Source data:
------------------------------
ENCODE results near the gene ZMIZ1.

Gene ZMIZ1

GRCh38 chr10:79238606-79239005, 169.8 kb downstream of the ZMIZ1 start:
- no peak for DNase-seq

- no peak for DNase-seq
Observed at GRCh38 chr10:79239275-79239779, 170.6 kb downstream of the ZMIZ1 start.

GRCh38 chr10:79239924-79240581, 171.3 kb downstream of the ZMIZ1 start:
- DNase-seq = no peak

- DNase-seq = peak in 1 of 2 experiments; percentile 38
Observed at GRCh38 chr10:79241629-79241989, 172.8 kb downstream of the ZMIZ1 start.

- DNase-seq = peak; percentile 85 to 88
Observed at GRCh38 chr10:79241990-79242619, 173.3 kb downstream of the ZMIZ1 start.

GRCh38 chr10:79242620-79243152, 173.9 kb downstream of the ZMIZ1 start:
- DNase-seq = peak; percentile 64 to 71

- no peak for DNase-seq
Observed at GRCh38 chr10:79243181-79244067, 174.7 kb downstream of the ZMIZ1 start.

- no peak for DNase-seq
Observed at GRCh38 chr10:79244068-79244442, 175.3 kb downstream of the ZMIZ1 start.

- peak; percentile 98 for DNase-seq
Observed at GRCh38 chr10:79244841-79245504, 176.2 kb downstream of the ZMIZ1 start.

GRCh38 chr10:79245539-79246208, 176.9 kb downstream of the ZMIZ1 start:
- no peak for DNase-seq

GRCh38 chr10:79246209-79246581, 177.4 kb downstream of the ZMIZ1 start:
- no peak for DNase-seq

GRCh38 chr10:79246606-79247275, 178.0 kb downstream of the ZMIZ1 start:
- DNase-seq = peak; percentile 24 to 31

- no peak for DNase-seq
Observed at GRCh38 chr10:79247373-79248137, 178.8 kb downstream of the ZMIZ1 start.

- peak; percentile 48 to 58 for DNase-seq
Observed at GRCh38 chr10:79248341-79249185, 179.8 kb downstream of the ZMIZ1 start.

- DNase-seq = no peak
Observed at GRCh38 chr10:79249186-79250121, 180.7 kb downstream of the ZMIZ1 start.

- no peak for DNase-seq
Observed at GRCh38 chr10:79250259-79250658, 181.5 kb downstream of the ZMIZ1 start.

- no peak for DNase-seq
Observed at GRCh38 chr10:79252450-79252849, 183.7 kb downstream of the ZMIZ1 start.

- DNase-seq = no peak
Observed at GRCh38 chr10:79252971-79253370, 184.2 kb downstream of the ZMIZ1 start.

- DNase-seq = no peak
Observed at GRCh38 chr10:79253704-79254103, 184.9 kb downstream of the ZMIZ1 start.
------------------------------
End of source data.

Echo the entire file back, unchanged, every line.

ENCODE results near the gene ZMIZ1.

Gene ZMIZ1

GRCh38 chr10:79238606-79239005, 169.8 kb downstream of the ZMIZ1 start:
- no peak for DNase-seq

- no peak for DNase-seq
Observed at GRCh38 chr10:79239275-79239779, 170.6 kb downstream of the ZMIZ1 start.

GRCh38 chr10:79239924-79240581, 171.3 kb downstream of the ZMIZ1 start:
- DNase-seq = no peak

- DNase-seq = peak in 1 of 2 experiments; percentile 38
Observed at GRCh38 chr10:79241629-79241989, 172.8 kb downstream of the ZMIZ1 start.

- DNase-seq = peak; percentile 85 to 88
Observed at GRCh38 chr10:79241990-79242619, 173.3 kb downstream of the ZMIZ1 start.

GRCh38 chr10:79242620-79243152, 173.9 kb downstream of the ZMIZ1 start:
- DNase-seq = peak; percentile 64 to 71

- no peak for DNase-seq
Observed at GRCh38 chr10:79243181-79244067, 174.7 kb downstream of the ZMIZ1 start.

- no peak for DNase-seq
Observed at GRCh38 chr10:79244068-79244442, 175.3 kb downstream of the ZMIZ1 start.

- peak; percentile 98 for DNase-seq
Observed at GRCh38 chr10:79244841-79245504, 176.2 kb downstream of the ZMIZ1 start.

GRCh38 chr10:79245539-79246208, 176.9 kb downstream of the ZMIZ1 start:
- no peak for DNase-seq

GRCh38 chr10:79246209-79246581, 177.4 kb downstream of the ZMIZ1 start:
- no peak for DNase-seq

GRCh38 chr10:79246606-79247275, 178.0 kb downstream of the ZMIZ1 start:
- DNase-seq = peak; percentile 24 to 31

- no peak for DNase-seq
Observed at GRCh38 chr10:79247373-79248137, 178.8 kb downstream of the ZMIZ1 start.

- peak; percentile 48 to 58 for DNase-seq
Observed at GRCh38 chr10:79248341-79249185, 179.8 kb downstream of the ZMIZ1 start.

- DNase-seq = no peak
Observed at GRCh38 chr10:79249186-79250121, 180.7 kb downstream of the ZMIZ1 start.

- no peak for DNase-seq
Observed at GRCh38 chr10:79250259-79250658, 181.5 kb downstream of the ZMIZ1 start.

- no peak for DNase-seq
Observed at GRCh38 chr10:79252450-79252849, 183.7 kb downstream of the ZMIZ1 start.

- DNase-seq = no peak
Observed at GRCh38 chr10:79252971-79253370, 184.2 kb downstream of the ZMIZ1 start.

- DNase-seq = no peak
Observed at GRCh38 chr10:79253704-79254103, 184.9 kb downstream of the ZMIZ1 start.